BBC News reports “Mark your diaries for 4 March because in Denver the funeral arrangements are well underway for the planned passing that day of Internet Explorer 6″. There’s a phobia of being buried alive but I think in this case, it’s the living that are all too quick to be shoveling the dirt over as IE6 doesn’t officially die until 2014 when Microsoft pull the life-support.
Ah, the much loathed IE6. Software tends to naturally rose-tint as it ages, but there’s very fewâ€”if anyâ€”fond memories that I have of IE6. When I started out coding HTML, certainly there was much glee that I suddenly had this incredible new platform that I could bend to my will, but being an IE user between 2001 and 2004 was hard; the only thing that was harder was being a user of any other browser!
Google will be phasing out support for IE6 starting 1st of March. I think the hasty funeral arrangements are because â€˜if Google can do it, then it must mean everybody can’. Certainly, developers have been looking for reasons to ditch IE6 given the extra effort that is involved in supporting it. Apple notably excluded IE6 support for MobileMe and many other companies have been following the trend.
In the consumer space, I believe IE6 to be irrelevant. Firefox has opened the gates to competition and users are even having choice forced down their throat in Europe with the browser ballot. Use of IE6 in the consumer space is mostly artificial, coming from users who may simply not know that an upgrade is available, or that alternative browsers exist. The solution to IE6 in the consumer space is that of education, no more. IE6 makes up less than 1% of users on OSnews (who are obviously ahead of the curve).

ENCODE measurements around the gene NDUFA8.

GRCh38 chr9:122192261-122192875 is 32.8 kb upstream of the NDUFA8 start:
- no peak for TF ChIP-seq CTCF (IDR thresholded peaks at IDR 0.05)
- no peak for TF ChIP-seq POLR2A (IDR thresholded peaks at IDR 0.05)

Corporate use of IE6 is mired in a number of problems. Whilst IE6 continues to be patched by Microsoft it is therefore a perfectly â€˜safe’ and valid thing to use, especially if it avoids the cost of upgrading. Enterprises will only be legally forced off of IE6 when Microsoft discontinue support as companies handling customer data must have their software proven to be patched and up to date under requirements of the PCI (Payment Card Industry Standards Council) as well as possible insurance requirements.
That said, what happens in private corporate Intranets shouldn’t reflect what developers do on the public web and I think the Google announcement is what will change a lot of developers’ mindset.
So, let’s raise a toast to IE6; for in its youth it did defeat the awful Netscape and it brought some semblance of W3C standards to developers. Despite IE6 having passed away here, let’s not forget that in some places beyond the horizon, IE6 is alive and well and currently preventing any kind of innovation from happening. It looks like IE6 will continue to haunt us for years to come.